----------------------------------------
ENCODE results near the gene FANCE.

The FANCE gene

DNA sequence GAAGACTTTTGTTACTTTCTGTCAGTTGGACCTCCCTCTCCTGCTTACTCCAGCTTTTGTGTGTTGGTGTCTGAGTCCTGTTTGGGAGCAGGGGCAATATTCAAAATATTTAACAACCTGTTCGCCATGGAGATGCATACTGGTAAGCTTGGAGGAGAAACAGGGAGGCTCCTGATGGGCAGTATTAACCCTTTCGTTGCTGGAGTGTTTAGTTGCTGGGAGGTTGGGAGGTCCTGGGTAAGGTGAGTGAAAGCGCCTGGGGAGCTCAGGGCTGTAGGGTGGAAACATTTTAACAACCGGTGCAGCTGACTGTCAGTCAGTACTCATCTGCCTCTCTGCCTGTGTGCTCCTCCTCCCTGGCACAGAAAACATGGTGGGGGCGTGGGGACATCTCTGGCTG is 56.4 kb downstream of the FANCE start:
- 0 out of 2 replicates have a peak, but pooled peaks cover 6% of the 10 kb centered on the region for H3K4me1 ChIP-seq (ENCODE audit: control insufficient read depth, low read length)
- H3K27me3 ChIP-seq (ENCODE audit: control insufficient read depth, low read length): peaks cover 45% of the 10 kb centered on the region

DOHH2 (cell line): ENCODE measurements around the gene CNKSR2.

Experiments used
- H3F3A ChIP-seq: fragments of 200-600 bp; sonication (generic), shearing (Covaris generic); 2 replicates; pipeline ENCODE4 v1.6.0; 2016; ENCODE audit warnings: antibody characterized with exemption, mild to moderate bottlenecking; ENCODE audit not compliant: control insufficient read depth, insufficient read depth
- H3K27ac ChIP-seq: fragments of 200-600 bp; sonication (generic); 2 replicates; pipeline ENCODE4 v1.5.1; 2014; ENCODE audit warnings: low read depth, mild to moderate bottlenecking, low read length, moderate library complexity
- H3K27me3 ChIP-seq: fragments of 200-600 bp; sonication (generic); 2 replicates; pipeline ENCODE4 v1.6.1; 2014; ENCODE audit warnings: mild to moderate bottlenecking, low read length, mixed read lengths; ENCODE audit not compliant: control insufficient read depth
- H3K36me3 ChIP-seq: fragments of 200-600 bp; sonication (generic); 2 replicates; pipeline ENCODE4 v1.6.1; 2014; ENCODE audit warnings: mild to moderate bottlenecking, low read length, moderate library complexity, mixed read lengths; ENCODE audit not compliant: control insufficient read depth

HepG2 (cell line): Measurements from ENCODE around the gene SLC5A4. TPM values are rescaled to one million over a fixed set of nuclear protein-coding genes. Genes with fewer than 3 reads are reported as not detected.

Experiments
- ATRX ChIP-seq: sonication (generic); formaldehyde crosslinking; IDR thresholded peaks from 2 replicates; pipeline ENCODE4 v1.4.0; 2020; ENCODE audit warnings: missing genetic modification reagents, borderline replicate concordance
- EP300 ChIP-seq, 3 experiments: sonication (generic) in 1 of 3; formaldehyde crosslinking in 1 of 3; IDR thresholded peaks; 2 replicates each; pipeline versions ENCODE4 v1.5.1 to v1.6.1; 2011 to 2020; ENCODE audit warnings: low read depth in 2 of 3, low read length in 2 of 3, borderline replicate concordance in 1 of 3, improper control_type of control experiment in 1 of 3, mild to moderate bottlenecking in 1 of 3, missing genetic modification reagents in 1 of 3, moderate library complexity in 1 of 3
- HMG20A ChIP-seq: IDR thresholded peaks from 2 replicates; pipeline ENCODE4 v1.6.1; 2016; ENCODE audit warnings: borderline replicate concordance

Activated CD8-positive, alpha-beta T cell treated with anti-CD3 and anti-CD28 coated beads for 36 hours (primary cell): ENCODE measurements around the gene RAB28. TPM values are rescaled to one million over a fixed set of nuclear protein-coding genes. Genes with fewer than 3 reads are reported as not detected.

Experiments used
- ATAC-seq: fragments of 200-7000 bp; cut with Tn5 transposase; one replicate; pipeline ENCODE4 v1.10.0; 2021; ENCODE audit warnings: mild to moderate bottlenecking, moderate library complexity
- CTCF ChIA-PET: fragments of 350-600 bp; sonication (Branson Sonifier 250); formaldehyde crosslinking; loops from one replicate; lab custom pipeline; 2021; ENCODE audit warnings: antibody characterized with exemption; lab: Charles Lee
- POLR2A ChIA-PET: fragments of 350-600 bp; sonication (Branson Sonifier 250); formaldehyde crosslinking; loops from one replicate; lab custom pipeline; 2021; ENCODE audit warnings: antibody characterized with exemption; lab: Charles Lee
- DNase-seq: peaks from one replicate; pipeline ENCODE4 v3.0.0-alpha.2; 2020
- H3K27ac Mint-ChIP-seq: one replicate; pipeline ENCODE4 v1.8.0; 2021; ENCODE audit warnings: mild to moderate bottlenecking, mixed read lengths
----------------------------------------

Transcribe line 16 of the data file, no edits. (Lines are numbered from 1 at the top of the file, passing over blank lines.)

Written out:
- HMG20A ChIP-seq: IDR thresholded peaks from 2 replicates; pipeline ENCODE4 v1.6.1; 2016; ENCODE audit warnings: borderline replicate concordance